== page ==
Hillary Clinton’s campaign was reportedly breached as part of a widepsread cyberattack on Democrats, Reuters reported Friday.
Clinton is the latest casualty in a hack that targeted the Democratic National Committee and the Democratic Congressional Campaign Committee, both involved in electing Democratic cadidates to office.
Clinton’s campaign did not respond to an immediate request for comment, according to Reuters. According to CNN, the hack was discovered by private investigators hired by the campaign.
A federal law enforcement official told the New York Times that the attack appeared “to have come from Russia’s intelligence services.”
The FBI said in a statement it is investigating the latest potential hack.
“The FBI is aware of media reporting on cyber intrusions involving multiple political entities, and is working to determine the accuracy, nature and scope of these matters. The cyber threat environment continues to evolve as cyber actors target all sectors and their data,” the FBI said. “The FBI takes seriously any allegations of intrusions, and we will continue to hold accountable those who pose a threat in cyberspace.”
Evidence collected thus far on the DNC hack indicates Russia was responsible, although the motive is not clear. Democratic officials have speculated Russian President Vladimir Putin was attempting to meddle in U.S. elections, possibly with the hope of tipping the election in favor of Republican nominee Donald Trump, who has spoken favorably of Putin.
Emails from the hack were released last weekend, on the eve of the Democratic National Convention, and showed the party committee had been biased towards Clinton over rival Sen. Bernie Sanders when it is supposed to be neutral.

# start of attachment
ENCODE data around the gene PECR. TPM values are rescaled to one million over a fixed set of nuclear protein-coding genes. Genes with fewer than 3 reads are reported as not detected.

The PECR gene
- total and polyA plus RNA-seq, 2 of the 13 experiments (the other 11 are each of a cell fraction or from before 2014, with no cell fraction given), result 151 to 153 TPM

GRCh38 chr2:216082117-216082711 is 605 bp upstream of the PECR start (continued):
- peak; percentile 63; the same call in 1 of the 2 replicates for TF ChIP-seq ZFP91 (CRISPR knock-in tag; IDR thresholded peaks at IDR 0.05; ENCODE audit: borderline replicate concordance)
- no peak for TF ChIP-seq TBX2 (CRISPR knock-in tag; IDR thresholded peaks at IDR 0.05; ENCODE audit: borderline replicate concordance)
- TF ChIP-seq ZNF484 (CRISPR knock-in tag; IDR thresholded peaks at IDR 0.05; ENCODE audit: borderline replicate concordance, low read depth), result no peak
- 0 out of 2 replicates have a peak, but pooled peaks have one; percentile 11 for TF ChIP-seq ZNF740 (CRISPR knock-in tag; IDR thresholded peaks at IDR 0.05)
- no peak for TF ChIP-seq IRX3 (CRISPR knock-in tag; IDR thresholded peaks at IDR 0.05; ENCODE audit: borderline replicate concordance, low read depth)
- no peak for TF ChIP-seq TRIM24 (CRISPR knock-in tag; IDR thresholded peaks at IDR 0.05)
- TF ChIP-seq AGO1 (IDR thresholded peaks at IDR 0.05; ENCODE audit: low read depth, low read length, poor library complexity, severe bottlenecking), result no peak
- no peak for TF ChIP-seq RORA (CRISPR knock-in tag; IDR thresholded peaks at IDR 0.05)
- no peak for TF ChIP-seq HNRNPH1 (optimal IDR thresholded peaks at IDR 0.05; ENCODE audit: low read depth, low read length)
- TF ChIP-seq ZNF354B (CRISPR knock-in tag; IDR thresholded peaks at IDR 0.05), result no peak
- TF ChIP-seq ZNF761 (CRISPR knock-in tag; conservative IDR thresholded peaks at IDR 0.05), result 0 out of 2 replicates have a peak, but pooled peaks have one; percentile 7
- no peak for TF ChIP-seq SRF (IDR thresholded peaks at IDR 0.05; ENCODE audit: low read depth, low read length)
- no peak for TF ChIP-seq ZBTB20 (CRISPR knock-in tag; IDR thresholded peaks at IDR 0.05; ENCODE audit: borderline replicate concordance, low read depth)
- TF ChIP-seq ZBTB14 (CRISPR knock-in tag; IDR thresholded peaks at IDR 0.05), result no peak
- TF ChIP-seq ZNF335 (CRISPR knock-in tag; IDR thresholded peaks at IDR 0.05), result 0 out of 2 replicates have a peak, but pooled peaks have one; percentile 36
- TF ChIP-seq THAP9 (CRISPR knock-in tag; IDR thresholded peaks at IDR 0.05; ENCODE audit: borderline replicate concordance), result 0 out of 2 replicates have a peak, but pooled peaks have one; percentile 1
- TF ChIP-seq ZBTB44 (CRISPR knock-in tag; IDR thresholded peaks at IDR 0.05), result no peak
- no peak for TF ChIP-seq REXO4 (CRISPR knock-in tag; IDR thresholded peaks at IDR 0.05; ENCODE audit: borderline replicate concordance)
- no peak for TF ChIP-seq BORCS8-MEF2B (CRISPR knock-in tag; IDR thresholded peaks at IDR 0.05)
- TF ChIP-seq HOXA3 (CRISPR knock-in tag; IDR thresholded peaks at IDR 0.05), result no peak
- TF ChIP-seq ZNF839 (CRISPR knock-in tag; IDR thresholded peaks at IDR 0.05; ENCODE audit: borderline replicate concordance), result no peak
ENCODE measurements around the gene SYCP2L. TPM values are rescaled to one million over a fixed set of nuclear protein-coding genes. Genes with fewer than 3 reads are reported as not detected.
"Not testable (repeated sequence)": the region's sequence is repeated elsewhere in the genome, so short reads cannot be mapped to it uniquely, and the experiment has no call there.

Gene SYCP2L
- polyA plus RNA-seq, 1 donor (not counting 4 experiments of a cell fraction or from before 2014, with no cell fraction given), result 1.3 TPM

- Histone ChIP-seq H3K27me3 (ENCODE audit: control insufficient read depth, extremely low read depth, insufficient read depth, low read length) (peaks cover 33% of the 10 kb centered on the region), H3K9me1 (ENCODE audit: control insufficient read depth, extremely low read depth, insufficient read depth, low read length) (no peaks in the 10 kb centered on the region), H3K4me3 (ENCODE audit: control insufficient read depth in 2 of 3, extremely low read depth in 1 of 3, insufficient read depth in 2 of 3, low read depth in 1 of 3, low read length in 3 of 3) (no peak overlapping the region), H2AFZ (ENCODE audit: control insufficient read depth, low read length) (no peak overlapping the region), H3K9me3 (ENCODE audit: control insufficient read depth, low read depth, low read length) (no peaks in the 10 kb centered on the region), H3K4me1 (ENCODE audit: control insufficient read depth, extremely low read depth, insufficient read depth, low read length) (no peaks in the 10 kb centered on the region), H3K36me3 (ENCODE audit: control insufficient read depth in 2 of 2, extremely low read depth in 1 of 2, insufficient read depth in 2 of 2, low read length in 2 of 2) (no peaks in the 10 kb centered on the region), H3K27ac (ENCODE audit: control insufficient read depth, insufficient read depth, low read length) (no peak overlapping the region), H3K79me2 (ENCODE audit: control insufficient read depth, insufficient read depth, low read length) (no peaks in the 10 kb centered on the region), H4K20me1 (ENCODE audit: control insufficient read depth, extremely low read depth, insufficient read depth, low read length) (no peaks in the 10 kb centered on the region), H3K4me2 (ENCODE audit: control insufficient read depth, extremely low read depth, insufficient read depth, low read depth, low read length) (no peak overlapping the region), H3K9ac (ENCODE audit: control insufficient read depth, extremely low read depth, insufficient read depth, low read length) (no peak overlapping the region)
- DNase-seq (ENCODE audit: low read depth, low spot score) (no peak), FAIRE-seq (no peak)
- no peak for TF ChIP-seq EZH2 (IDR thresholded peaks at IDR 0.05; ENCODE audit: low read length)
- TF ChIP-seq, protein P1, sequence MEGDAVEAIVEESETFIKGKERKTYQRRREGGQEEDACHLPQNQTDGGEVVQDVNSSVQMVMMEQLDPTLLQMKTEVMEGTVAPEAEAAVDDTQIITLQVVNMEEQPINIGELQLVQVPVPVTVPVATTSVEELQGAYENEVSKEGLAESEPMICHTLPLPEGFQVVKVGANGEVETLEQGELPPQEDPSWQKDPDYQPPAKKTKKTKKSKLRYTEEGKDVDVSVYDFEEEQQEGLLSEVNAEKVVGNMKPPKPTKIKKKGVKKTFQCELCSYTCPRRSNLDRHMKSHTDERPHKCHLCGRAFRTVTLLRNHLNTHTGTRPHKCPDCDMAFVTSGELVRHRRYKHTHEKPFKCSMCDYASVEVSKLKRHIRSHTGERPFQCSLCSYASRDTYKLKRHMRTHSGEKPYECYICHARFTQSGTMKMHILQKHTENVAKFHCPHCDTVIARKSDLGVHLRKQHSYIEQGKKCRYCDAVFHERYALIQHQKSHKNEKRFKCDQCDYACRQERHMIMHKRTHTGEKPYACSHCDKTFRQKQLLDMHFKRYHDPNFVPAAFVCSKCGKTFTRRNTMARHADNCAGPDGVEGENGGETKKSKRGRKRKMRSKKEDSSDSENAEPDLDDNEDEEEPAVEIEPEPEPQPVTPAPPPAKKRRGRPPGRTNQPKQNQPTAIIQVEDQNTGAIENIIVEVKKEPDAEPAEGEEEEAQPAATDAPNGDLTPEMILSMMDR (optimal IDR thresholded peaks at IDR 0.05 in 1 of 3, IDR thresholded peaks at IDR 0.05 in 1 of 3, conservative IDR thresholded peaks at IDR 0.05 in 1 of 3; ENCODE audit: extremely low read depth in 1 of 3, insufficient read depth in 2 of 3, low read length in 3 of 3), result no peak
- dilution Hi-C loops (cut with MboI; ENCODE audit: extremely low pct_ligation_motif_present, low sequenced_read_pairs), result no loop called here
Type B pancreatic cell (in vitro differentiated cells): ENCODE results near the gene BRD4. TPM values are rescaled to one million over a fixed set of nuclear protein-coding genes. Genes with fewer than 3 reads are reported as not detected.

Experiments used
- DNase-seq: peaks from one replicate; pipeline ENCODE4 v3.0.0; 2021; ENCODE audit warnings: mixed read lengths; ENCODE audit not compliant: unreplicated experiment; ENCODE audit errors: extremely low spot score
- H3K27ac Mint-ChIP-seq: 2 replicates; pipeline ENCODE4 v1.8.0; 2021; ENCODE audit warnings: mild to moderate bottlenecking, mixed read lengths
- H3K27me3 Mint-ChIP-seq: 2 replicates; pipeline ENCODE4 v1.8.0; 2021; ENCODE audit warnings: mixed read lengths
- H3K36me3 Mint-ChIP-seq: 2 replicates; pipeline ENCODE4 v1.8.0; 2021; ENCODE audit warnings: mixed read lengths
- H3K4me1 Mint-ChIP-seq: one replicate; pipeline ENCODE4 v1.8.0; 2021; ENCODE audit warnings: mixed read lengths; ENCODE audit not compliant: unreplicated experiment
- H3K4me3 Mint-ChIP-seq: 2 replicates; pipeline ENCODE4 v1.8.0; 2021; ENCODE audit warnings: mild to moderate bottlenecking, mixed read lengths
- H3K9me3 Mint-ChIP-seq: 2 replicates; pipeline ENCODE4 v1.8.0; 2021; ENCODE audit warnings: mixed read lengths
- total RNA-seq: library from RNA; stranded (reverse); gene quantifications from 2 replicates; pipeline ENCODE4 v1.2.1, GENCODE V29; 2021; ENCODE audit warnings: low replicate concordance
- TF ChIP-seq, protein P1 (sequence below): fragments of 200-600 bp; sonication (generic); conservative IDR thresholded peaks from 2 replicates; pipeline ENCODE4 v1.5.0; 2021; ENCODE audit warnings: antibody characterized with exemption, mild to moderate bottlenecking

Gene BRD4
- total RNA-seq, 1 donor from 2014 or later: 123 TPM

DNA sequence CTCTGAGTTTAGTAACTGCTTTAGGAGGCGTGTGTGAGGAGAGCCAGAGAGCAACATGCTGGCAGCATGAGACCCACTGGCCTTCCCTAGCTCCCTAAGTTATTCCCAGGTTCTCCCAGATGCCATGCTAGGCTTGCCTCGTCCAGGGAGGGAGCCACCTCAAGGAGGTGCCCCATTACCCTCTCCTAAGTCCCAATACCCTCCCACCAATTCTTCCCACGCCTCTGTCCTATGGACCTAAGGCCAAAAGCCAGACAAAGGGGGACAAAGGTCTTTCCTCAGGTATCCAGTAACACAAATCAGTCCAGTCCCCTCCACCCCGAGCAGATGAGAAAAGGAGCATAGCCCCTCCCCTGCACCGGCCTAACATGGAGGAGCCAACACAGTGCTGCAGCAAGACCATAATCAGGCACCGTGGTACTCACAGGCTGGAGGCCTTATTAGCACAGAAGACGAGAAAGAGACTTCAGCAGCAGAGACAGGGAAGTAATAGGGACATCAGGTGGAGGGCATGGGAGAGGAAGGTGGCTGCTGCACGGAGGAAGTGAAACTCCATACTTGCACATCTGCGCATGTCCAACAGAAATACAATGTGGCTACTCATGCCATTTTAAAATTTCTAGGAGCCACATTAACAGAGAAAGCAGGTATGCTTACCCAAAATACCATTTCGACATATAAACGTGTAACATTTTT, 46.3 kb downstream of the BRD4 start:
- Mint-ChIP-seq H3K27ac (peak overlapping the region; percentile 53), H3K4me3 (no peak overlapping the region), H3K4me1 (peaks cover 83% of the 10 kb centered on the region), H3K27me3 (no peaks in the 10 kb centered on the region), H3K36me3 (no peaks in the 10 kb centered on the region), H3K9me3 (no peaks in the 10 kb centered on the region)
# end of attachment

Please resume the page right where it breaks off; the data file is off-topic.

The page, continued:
Earlier Friday, Reuters reported the DCCC, which works to elect Democratic candidates to the House, was also targeted. The FBI is also investigating that incident.
Spokeswoman Meredith Kelly said the congressional campaign committee is using CrowdStrike Inc., a computer security firm based in Irvine, Calif., and is “cooperating with the federal law enforcement with respect to their ongoing investigation.”
Russia has denied involvement with the security breaches.
Computer hacking, emails and indications of Russian involvement have evolved into a political issue in the presidential campaign between Clinton and Republican candidate Donald Trump.
This week, Trump encouraged Russia to seek and release more than 30,000 other missing emails deleted by Clinton, the former secretary of state. Democrats accused him of trying to get a foreign adversary to conduct espionage that could affect this November’s elections, but Trump later said he was merely being sarcastic.
Clinton deleted the emails from her private server, saying they were private, before handing other messages over to the State Department. The Justice Department declined to prosecute Clinton over her email practices, though FBI Director James Comey called her “extremely careless” in handling classified information.
CrowdStrike and another security firm, ThreatConnect Inc. of Arlington, Va., said they found evidence pointing to Russian government involvement in the DNC hack when they analyzed the hackers’ methods and efforts to distribute the stolen emails and other files. The hacker groups, identified by CrowdStrike as Cozy Bear and Fancy Bear, used different but sophisticated techniques to break into the DNC and try to avoid detection. Most of the DNC emails appeared to have been stolen May 25.
The Associated Press contributed to this report.